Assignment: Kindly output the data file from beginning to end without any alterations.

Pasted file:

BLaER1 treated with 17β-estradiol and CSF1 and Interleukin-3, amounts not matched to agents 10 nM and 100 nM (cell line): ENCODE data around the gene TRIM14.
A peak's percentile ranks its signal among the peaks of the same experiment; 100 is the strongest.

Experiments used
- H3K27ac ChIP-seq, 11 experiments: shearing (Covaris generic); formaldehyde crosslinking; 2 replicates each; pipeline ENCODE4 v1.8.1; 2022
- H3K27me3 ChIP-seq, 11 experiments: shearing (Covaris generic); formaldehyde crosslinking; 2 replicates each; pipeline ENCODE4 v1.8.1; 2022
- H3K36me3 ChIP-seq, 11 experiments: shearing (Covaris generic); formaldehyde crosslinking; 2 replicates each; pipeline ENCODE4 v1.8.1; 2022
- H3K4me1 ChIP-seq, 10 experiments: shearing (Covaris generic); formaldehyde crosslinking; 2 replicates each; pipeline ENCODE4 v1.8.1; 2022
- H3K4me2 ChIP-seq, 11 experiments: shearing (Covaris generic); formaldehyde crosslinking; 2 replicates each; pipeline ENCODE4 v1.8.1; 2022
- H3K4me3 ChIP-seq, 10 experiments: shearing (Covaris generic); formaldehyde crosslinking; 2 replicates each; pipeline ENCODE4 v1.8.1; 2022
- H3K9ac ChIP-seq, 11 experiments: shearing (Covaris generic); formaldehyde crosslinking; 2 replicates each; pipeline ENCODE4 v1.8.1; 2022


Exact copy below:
BLaER1 treated with 17β-estradiol and CSF1 and Interleukin-3, amounts not matched to agents 10 nM and 100 nM (cell line): ENCODE data around the gene TRIM14.
A peak's percentile ranks its signal among the peaks of the same experiment; 100 is the strongest.

Experiments used
- H3K27ac ChIP-seq, 11 experiments: shearing (Covaris generic); formaldehyde crosslinking; 2 replicates each; pipeline ENCODE4 v1.8.1; 2022
- H3K27me3 ChIP-seq, 11 experiments: shearing (Covaris generic); formaldehyde crosslinking; 2 replicates each; pipeline ENCODE4 v1.8.1; 2022
- H3K36me3 ChIP-seq, 11 experiments: shearing (Covaris generic); formaldehyde crosslinking; 2 replicates each; pipeline ENCODE4 v1.8.1; 2022
- H3K4me1 ChIP-seq, 10 experiments: shearing (Covaris generic); formaldehyde crosslinking; 2 replicates each; pipeline ENCODE4 v1.8.1; 2022
- H3K4me2 ChIP-seq, 11 experiments: shearing (Covaris generic); formaldehyde crosslinking; 2 replicates each; pipeline ENCODE4 v1.8.1; 2022
- H3K4me3 ChIP-seq, 10 experiments: shearing (Covaris generic); formaldehyde crosslinking; 2 replicates each; pipeline ENCODE4 v1.8.1; 2022
- H3K9ac ChIP-seq, 11 experiments: shearing (Covaris generic); formaldehyde crosslinking; 2 replicates each; pipeline ENCODE4 v1.8.1; 2022